Roskilde’s Food Hall is under a roof, it is raining hard, and people are hungry. There are queues at all of the dozens of food stands. Not least at Sisters’ Cuisine.
Signs stuck to the hoarding above the counter reveal the menu at the stand: Persian veggie deal, Thai spring roll plate, Classic Tatar sandwich.
Behind the counter an all-female team works at chopping boards, saucepans and cash registers.
The 180 food stands at Roskilde Festival are run by a mixture of established service providers and organisations that don’t specialise in food.
Sister’s Cuisine, run by Copenhagen immigration activist organisation Trampoline House, falls into both and none of these categories.
“We want to open a small restaurant of our own, but this is a start,” says Tone O. Nielsen, a coordinator with Trampoline House, an independent community centre in Copenhagen that acts as a place of support for refugees and asylum seekers in Denmark.
3,500 people visit the organisation’s centre annually, where 200 volunteers give job training, advice and provide a social context for asylum seekers lacking a network outside of the facility in which they live.
Started in 2010 as an art project and now functioning as a community house with a range of weekly events and initiatives, Trampoline House includes as part of its weekly programme a women-only event.
“It is doubly hard to be a woman asylum seeker,” says Nielsen, adding that the centre’s events and meetings are “basically for anyone who feels a bit displaced in normative Danish society.”
Wanting to do something “more sustainable” with the project, Nielsen says that the women’s group has now branched from dinners every Tuesday and Friday into volunteer catering.
“It’s a big move for them to get into this setting. It’s a whole new challenge,” says Paula Duvå, who also volunteers with the organisation, gesturing towards the bustling queue and the women working behind the counter – who, Nielsen points out, represent as wide a range of nationalities and backgrounds as any other stand in the hall.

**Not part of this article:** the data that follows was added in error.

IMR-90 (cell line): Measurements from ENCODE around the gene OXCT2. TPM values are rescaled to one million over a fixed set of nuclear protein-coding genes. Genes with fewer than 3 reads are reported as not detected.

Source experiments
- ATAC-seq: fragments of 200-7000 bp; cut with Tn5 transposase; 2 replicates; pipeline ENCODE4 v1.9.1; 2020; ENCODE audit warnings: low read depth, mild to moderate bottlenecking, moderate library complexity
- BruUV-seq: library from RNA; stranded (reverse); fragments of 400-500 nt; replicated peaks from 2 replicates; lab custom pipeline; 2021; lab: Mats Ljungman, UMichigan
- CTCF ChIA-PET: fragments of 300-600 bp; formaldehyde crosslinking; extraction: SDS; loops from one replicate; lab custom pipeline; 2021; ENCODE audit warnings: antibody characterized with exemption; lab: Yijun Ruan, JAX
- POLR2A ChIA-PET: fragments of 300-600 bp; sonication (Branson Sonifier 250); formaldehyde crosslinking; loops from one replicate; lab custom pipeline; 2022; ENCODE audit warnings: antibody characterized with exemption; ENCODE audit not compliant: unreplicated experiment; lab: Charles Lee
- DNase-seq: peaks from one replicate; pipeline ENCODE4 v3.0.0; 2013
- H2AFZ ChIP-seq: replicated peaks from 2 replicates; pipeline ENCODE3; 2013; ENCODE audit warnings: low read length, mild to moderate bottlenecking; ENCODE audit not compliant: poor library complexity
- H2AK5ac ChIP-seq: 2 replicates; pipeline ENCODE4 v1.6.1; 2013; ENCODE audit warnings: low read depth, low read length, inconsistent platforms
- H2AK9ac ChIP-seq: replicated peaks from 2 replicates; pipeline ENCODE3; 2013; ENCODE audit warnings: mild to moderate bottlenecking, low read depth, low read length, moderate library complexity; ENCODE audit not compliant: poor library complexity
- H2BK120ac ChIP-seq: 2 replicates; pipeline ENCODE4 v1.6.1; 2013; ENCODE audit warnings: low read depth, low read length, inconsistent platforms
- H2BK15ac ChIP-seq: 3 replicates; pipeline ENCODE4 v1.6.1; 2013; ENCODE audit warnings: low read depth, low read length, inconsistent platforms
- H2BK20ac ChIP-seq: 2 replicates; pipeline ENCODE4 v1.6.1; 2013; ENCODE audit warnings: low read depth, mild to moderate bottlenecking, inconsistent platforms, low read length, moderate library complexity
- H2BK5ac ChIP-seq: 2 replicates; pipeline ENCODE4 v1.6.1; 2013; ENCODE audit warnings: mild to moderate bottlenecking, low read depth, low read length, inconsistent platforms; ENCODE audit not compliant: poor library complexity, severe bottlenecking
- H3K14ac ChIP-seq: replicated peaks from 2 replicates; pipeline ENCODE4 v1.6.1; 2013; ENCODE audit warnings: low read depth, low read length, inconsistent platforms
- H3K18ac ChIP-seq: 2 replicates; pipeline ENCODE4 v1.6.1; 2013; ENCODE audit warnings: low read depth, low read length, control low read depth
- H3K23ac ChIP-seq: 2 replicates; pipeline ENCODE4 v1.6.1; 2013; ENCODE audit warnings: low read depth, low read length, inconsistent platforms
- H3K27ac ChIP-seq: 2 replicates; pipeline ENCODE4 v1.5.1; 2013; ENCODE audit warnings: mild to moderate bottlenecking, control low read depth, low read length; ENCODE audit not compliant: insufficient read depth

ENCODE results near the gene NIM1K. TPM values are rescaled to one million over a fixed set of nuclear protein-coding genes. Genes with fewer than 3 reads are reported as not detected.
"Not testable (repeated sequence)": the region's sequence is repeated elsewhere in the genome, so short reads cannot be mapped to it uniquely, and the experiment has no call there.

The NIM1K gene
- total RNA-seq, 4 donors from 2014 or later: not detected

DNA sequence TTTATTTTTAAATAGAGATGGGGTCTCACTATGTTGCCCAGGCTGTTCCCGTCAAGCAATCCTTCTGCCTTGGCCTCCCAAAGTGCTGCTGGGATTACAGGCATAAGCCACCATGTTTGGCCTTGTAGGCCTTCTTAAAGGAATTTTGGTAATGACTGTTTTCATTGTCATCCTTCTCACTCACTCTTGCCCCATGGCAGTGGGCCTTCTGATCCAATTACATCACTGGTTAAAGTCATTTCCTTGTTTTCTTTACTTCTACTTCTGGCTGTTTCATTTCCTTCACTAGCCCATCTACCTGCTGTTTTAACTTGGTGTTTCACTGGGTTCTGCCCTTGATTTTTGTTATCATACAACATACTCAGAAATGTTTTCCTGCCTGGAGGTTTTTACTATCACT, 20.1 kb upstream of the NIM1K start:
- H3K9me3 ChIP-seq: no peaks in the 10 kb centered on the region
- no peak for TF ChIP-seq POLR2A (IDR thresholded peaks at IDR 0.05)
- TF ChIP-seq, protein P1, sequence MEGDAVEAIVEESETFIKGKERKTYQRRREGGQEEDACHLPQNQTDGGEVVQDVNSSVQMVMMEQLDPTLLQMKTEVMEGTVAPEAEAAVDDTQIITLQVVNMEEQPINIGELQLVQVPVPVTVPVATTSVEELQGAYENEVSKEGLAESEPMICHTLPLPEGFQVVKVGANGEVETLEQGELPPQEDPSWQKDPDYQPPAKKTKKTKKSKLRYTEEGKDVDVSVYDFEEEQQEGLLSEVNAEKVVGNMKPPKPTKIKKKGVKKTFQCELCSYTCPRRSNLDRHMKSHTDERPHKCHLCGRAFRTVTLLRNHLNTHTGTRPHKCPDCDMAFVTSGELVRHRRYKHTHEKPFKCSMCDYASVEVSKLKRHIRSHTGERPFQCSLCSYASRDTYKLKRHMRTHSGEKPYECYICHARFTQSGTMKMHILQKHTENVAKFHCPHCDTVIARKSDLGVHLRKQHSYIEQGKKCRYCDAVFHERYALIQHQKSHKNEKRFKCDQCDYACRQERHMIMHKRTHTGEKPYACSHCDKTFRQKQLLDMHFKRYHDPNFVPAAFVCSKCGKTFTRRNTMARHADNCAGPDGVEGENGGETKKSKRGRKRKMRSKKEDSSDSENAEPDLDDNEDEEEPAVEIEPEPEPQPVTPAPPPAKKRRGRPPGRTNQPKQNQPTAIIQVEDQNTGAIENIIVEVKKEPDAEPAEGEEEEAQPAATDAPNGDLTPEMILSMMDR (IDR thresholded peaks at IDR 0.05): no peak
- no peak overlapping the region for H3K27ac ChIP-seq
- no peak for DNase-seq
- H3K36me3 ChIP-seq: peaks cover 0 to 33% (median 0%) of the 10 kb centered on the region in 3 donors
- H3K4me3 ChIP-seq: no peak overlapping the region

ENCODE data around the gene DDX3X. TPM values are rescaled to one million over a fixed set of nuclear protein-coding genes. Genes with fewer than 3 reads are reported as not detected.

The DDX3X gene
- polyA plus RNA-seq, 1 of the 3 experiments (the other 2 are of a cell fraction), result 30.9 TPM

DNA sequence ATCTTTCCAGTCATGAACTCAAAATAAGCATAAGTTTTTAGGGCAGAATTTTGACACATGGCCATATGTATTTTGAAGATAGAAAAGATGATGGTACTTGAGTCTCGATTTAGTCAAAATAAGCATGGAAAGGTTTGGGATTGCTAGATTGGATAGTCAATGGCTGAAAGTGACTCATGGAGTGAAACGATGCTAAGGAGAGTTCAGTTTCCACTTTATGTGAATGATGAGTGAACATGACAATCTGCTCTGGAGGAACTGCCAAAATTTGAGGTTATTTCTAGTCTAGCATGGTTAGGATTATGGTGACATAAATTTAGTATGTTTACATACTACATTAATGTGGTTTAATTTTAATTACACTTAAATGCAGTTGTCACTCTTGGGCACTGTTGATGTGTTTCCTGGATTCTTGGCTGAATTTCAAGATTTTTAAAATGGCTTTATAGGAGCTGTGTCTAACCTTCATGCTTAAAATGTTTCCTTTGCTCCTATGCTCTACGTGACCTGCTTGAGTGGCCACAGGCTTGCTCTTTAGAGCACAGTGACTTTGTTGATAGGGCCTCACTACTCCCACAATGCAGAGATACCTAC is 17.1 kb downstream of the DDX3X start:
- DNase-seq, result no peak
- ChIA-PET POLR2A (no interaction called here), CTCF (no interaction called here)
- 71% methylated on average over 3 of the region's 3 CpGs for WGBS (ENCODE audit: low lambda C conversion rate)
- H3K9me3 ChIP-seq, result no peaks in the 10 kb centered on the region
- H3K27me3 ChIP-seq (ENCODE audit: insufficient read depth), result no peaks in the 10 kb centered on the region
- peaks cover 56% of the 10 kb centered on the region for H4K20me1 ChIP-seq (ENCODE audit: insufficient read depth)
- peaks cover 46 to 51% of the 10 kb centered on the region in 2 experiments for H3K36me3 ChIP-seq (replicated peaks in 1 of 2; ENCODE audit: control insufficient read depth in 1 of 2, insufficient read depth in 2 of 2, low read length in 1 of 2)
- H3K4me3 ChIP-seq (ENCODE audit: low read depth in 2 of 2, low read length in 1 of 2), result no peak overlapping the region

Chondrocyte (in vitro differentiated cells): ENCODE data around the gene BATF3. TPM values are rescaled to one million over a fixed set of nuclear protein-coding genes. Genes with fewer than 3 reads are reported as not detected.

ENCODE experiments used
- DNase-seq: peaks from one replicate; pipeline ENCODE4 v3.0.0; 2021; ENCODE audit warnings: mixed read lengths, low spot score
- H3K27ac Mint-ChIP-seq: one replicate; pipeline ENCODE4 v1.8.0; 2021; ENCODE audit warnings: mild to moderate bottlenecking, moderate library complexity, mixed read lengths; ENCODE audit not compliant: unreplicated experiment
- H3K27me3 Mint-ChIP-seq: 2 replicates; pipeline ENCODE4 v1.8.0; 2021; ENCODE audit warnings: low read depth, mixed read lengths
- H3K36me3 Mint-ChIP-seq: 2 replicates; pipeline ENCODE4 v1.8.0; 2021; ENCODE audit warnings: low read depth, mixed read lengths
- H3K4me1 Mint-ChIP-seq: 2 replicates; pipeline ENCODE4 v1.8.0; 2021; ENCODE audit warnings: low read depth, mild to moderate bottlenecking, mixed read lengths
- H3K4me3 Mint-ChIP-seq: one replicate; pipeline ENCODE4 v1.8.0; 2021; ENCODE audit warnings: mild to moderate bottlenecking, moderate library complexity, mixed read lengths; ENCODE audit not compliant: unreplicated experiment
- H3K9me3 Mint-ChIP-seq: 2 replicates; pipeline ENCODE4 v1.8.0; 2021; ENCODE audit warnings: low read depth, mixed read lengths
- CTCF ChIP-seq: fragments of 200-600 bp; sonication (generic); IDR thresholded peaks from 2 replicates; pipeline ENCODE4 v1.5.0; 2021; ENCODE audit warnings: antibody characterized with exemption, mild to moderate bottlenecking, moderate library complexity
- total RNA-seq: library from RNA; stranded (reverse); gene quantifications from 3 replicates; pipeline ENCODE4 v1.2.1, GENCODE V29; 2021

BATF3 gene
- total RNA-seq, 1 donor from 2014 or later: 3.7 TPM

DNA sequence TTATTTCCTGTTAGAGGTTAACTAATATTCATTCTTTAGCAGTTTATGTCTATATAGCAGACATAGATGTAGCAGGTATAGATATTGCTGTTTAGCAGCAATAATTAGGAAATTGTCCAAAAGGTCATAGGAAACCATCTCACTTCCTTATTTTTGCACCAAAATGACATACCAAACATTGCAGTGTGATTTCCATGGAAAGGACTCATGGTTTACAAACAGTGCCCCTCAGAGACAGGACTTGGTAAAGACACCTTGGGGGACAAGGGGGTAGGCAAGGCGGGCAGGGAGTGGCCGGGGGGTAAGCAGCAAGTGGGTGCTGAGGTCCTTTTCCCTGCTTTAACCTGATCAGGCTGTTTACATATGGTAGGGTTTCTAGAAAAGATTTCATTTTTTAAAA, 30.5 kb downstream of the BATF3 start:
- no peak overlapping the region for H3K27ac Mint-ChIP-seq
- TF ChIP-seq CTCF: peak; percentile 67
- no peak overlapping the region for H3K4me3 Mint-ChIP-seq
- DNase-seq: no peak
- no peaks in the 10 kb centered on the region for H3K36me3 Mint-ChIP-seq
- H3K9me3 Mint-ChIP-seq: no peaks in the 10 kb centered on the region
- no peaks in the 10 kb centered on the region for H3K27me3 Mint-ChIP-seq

“Some of us are volunteers, others have cooking experience from their home countries,” Nielsen says.
“Some of them were raised in patriarchal households and learned to cook that way, others actually can’t cook at first,” she adds.
Duvå explains that life inside asylum centres can be uneventful, and the allowance given to people living in them does not allow for many trips outside.
“There are two things we really want to do with this. One is to get people out of the camps. The second is to provide them with some form of work, since it’s illegal for them to take on paid employment in Denmark,” says Duvå.
Mandana Yamolaei, an Iranian refugee who spent eight years living in Danish asylum centres before being granted asylum in 2008, comes out from behind the counter having finished her shift at the stand.
“This is a great privilege for me. I’ve worked in kitchens in places like Sandholm [asylum centre, ed.], but haven’t tried anything like this before,” she says.
“It’s very exciting. There are so many happy people here, it gives me the energy to keep working,” says Yamolaei, a trained cook.
Because of high demand, the Iranian has taken on extra shifts on two separate days, working 16 hours in a day in one case.
“It doesn’t matter. The energy here just rubs off on you,” she says.
Despite the extra hours being put in by volunteers, Nielsen is confident that the Sisters’ Cuisine stand has been a success.
“We were very popular yesterday. There was a big line. Maybe that’s because we are slower than the others. But there was a big line,” she says.